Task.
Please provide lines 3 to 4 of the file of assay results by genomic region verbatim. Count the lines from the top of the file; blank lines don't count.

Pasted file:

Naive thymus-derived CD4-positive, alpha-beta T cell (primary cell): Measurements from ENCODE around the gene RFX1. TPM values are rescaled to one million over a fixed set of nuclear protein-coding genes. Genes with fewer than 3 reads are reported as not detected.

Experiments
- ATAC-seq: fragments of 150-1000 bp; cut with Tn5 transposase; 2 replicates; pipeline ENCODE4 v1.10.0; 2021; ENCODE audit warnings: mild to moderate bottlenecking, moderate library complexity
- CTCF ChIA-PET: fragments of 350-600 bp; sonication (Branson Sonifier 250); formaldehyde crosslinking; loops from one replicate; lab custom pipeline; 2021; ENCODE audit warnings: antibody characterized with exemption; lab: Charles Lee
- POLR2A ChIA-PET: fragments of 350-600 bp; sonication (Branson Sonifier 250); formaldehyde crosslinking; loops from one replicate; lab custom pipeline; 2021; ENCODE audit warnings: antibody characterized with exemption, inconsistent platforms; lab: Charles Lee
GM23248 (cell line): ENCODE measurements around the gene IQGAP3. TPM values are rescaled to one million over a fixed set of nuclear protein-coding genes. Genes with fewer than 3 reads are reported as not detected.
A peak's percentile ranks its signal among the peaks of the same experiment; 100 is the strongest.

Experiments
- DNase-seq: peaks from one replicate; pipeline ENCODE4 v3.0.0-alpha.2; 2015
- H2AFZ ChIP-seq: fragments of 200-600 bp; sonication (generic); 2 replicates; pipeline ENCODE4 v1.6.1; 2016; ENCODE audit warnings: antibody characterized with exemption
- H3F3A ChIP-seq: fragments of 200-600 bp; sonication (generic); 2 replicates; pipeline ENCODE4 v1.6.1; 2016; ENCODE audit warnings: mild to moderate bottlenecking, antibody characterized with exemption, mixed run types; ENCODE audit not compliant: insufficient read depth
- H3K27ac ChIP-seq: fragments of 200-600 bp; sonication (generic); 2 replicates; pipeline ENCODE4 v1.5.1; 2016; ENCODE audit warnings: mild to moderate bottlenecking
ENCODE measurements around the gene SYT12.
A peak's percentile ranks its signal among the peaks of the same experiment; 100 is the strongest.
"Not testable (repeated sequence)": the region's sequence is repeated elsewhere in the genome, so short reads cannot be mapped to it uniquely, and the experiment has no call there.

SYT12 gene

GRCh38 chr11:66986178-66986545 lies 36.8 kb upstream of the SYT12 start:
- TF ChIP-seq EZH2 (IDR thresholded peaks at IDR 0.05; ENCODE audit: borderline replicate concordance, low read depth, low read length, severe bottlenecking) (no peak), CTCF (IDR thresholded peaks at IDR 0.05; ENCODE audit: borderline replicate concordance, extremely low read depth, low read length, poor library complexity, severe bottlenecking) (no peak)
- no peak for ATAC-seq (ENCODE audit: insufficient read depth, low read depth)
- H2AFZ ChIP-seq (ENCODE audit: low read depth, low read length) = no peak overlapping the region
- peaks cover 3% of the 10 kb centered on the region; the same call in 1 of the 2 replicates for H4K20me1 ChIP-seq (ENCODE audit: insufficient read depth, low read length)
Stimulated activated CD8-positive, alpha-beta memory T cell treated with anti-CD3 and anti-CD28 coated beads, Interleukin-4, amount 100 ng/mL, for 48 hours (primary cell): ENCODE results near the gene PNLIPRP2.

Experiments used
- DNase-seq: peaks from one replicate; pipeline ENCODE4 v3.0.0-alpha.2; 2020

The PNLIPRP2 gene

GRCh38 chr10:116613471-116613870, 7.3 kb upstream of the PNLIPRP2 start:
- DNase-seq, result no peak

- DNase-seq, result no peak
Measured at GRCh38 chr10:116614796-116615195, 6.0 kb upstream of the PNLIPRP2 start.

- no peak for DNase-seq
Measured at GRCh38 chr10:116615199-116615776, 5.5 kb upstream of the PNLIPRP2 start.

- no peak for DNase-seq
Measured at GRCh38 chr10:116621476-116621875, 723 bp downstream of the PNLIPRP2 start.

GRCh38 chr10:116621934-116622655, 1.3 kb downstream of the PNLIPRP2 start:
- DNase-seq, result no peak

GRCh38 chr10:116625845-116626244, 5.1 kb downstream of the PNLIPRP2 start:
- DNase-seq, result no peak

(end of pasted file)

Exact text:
- ATAC-seq: fragments of 150-1000 bp; cut with Tn5 transposase; 2 replicates; pipeline ENCODE4 v1.10.0; 2021; ENCODE audit warnings: mild to moderate bottlenecking, moderate library complexity
- CTCF ChIA-PET: fragments of 350-600 bp; sonication (Branson Sonifier 250); formaldehyde crosslinking; loops from one replicate; lab custom pipeline; 2021; ENCODE audit warnings: antibody characterized with exemption; lab: Charles Lee